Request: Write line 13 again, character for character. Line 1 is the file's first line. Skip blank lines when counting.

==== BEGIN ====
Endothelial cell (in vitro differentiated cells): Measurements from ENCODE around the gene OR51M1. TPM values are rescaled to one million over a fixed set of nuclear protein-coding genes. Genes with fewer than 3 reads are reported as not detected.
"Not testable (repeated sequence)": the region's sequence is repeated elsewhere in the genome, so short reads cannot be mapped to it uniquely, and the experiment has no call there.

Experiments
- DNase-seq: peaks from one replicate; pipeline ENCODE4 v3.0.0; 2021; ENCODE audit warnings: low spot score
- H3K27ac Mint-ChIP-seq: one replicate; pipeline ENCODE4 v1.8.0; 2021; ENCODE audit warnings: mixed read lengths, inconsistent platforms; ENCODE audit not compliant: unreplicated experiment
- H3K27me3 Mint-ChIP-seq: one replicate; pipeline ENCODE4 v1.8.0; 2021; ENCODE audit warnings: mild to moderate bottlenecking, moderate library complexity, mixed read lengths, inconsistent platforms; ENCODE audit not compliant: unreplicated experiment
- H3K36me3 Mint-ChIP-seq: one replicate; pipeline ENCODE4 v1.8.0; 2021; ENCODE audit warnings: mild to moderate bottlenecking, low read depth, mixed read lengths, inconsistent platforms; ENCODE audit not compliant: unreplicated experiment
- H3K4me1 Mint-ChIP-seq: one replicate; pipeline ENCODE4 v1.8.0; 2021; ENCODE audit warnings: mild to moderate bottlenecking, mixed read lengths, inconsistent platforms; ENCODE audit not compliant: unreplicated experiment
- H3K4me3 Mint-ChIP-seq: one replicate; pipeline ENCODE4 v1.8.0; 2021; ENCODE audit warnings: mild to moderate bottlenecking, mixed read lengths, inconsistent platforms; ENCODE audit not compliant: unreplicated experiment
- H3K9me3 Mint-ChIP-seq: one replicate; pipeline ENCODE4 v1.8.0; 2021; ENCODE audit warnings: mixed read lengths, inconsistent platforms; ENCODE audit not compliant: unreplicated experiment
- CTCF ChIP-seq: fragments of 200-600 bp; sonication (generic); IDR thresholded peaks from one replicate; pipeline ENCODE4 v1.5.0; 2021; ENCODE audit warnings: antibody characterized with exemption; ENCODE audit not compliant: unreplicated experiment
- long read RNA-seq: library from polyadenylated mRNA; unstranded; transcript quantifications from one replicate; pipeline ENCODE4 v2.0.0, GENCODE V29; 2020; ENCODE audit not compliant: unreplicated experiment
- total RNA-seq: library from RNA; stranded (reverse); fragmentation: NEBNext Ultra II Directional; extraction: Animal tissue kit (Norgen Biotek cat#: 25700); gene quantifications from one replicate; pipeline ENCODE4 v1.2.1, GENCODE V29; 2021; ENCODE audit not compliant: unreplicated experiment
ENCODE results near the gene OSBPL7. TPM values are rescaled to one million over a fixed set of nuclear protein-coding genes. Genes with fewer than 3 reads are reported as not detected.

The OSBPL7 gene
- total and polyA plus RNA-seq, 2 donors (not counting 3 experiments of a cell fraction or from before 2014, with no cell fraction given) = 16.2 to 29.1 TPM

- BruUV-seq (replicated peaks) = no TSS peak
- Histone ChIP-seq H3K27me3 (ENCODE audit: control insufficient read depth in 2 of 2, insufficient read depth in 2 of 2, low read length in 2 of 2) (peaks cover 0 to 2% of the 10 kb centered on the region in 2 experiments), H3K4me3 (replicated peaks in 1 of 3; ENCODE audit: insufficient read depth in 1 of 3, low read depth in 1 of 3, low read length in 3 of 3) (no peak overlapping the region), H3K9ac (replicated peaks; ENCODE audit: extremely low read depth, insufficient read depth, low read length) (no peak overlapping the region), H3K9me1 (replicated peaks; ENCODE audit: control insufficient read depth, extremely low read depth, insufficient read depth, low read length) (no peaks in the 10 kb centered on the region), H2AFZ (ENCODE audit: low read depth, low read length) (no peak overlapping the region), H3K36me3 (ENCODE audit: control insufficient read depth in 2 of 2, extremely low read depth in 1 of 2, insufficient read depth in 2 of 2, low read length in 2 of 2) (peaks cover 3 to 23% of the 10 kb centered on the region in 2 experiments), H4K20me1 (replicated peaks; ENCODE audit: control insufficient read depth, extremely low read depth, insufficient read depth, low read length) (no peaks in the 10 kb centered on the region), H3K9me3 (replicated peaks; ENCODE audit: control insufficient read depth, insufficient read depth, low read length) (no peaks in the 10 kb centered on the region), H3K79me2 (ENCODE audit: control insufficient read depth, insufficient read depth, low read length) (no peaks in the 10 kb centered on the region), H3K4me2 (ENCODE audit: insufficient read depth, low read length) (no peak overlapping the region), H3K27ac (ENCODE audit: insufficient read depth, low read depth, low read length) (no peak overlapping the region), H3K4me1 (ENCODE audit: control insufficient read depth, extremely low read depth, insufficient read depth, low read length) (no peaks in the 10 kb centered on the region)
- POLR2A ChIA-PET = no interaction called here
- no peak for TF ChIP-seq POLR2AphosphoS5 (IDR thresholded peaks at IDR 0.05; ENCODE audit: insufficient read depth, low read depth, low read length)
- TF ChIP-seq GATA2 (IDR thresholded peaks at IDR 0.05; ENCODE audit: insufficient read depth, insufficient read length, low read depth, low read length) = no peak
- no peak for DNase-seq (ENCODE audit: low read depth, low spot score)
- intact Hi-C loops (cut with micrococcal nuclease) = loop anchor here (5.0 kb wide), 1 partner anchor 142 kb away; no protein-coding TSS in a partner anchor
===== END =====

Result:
- total RNA-seq: library from RNA; stranded (reverse); fragmentation: NEBNext Ultra II Directional; extraction: Animal tissue kit (Norgen Biotek cat#: 25700); gene quantifications from one replicate; pipeline ENCODE4 v1.2.1, GENCODE V29; 2021; ENCODE audit not compliant: unreplicated experiment